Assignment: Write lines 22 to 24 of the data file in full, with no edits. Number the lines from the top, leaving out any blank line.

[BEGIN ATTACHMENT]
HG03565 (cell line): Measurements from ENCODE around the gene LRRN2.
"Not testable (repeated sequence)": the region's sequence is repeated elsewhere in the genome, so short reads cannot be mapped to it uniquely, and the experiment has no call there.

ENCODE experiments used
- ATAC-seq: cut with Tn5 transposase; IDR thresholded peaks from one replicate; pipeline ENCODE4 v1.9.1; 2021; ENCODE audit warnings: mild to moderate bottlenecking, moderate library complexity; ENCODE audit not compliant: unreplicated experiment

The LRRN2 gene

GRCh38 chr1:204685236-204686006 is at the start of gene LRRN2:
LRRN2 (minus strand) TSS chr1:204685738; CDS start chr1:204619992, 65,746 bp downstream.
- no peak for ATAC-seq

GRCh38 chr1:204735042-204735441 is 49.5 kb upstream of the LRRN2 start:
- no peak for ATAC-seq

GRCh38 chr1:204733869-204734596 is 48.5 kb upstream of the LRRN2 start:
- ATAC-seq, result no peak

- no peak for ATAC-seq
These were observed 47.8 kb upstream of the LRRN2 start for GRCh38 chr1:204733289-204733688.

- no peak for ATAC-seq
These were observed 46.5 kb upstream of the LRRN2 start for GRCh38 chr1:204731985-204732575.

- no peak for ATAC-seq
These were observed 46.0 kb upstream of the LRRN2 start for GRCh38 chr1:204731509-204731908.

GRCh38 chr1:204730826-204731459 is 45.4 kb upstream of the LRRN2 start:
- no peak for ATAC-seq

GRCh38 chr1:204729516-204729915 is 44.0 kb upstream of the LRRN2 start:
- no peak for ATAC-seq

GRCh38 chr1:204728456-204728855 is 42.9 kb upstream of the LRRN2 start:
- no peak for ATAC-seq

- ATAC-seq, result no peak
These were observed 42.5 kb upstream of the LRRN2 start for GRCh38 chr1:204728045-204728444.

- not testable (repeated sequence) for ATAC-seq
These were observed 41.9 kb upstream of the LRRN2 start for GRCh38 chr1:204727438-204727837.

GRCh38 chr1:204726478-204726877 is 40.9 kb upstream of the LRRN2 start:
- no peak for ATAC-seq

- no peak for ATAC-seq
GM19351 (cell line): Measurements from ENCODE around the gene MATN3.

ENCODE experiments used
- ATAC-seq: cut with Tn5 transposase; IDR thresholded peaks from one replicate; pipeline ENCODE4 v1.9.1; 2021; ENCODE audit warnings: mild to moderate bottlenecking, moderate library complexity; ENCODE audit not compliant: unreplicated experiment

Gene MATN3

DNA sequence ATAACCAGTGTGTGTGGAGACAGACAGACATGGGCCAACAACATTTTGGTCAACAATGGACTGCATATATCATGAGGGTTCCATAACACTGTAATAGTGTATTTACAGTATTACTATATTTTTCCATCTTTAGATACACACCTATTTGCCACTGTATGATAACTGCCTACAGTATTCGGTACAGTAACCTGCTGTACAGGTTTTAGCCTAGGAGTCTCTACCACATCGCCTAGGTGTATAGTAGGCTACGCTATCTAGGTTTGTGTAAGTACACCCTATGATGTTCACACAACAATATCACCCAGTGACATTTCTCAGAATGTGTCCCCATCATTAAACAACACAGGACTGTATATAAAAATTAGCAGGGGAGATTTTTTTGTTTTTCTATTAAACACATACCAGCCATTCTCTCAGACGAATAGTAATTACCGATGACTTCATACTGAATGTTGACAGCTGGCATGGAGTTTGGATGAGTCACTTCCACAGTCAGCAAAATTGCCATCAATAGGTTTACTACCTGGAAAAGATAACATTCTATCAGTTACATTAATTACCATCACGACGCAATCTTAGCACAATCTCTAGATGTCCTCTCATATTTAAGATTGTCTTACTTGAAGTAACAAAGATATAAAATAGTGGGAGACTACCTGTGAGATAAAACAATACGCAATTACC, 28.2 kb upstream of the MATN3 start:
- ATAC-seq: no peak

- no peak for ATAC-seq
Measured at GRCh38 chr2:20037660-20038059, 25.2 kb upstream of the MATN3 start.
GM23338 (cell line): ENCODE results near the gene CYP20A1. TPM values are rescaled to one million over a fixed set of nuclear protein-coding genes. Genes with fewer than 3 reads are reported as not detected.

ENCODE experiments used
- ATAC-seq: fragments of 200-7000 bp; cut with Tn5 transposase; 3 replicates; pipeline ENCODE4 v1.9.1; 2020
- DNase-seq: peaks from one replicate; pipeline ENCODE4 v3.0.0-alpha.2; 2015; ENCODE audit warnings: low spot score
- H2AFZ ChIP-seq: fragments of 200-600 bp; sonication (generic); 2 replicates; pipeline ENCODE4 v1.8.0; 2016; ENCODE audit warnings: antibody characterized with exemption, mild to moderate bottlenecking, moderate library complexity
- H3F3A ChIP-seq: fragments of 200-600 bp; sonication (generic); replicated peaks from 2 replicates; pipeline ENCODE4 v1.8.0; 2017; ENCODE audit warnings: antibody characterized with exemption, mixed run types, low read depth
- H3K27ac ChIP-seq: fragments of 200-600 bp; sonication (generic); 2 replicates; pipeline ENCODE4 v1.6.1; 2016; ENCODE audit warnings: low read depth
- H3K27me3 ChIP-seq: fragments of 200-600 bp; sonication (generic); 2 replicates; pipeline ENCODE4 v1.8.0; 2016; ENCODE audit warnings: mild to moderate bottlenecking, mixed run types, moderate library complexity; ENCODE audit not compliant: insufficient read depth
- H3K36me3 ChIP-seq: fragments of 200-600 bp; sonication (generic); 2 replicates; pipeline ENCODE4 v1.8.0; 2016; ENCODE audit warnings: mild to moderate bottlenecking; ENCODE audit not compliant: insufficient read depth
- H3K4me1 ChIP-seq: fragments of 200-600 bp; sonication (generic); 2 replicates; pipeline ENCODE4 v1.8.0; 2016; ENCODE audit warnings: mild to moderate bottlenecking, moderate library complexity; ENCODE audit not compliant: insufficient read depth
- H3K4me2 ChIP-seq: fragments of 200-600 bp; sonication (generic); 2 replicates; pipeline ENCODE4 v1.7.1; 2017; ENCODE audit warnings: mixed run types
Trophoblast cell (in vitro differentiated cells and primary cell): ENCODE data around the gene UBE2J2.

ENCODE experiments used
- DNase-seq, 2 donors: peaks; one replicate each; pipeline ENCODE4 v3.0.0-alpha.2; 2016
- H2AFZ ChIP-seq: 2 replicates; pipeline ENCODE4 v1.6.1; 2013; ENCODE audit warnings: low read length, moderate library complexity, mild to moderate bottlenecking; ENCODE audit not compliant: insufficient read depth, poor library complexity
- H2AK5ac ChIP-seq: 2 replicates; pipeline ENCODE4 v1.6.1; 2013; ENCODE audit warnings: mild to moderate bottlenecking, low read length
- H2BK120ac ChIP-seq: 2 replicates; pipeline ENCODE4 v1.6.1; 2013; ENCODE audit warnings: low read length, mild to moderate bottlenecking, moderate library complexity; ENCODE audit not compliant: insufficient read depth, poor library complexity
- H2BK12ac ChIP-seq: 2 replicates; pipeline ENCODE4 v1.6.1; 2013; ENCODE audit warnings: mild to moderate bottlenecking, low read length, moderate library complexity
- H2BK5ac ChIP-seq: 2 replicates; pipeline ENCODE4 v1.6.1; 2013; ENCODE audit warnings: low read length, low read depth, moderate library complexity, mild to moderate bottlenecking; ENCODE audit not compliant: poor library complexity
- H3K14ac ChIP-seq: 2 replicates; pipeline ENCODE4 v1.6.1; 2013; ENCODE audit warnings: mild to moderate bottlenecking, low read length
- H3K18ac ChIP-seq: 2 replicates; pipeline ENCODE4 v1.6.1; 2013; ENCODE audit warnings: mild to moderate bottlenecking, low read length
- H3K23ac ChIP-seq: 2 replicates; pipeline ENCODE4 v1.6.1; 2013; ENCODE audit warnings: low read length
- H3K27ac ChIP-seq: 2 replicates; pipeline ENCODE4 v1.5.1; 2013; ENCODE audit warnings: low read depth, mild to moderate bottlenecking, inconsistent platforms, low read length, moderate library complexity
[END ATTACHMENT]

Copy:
- no peak for ATAC-seq

GRCh38 chr1:204728456-204728855 is 42.9 kb upstream of the LRRN2 start:
- no peak for ATAC-seq